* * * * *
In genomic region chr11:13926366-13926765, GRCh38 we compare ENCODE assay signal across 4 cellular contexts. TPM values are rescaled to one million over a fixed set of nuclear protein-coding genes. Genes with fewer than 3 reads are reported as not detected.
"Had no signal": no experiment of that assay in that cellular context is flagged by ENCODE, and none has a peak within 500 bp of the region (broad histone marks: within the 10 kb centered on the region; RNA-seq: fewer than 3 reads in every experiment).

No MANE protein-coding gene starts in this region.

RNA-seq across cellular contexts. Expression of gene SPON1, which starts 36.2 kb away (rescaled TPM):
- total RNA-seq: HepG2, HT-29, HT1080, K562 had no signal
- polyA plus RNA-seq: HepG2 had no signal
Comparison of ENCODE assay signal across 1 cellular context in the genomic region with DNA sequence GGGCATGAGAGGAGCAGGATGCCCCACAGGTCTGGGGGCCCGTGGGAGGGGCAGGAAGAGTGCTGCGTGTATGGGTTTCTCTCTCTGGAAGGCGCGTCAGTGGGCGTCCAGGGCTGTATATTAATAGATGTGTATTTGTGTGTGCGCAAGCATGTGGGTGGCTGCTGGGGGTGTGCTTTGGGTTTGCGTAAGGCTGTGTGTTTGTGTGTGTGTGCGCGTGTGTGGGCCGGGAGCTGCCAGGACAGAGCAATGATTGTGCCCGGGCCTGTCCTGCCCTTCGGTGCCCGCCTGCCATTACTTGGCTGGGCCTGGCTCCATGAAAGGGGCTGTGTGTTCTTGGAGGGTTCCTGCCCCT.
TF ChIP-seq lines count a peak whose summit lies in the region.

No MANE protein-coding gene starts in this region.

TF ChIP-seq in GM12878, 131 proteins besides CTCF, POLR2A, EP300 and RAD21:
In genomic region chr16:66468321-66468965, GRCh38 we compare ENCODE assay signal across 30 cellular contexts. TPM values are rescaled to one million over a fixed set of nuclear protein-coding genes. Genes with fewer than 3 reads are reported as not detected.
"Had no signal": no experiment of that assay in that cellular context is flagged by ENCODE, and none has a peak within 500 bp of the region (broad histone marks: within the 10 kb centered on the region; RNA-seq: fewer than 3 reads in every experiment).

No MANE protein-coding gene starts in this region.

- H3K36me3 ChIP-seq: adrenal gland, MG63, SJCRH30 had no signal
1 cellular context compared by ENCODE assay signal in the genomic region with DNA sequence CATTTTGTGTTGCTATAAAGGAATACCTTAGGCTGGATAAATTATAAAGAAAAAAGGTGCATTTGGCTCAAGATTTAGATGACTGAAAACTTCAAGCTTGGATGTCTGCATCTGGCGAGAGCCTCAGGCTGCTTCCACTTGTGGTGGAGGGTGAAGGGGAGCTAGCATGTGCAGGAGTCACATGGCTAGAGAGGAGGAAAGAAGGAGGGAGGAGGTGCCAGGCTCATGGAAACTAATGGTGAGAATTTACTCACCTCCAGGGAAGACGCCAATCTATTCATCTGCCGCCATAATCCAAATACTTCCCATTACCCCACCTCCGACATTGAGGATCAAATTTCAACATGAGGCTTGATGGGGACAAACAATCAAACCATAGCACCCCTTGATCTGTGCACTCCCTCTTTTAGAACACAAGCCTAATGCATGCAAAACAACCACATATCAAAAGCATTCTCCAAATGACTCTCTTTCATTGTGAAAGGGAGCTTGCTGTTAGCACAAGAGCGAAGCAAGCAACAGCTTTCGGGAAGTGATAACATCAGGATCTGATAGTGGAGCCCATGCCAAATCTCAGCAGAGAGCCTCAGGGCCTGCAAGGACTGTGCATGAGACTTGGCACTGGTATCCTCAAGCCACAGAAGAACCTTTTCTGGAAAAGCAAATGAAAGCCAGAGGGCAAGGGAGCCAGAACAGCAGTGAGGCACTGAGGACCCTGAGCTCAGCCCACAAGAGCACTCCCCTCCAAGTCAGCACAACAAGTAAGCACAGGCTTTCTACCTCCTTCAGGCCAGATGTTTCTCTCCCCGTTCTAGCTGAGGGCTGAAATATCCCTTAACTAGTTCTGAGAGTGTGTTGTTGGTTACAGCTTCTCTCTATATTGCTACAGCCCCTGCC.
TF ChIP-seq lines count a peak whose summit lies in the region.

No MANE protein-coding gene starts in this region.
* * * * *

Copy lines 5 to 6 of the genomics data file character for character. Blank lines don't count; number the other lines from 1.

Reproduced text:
- total RNA-seq: HepG2, HT-29, HT1080, K562 had no signal
- polyA plus RNA-seq: HepG2 had no signal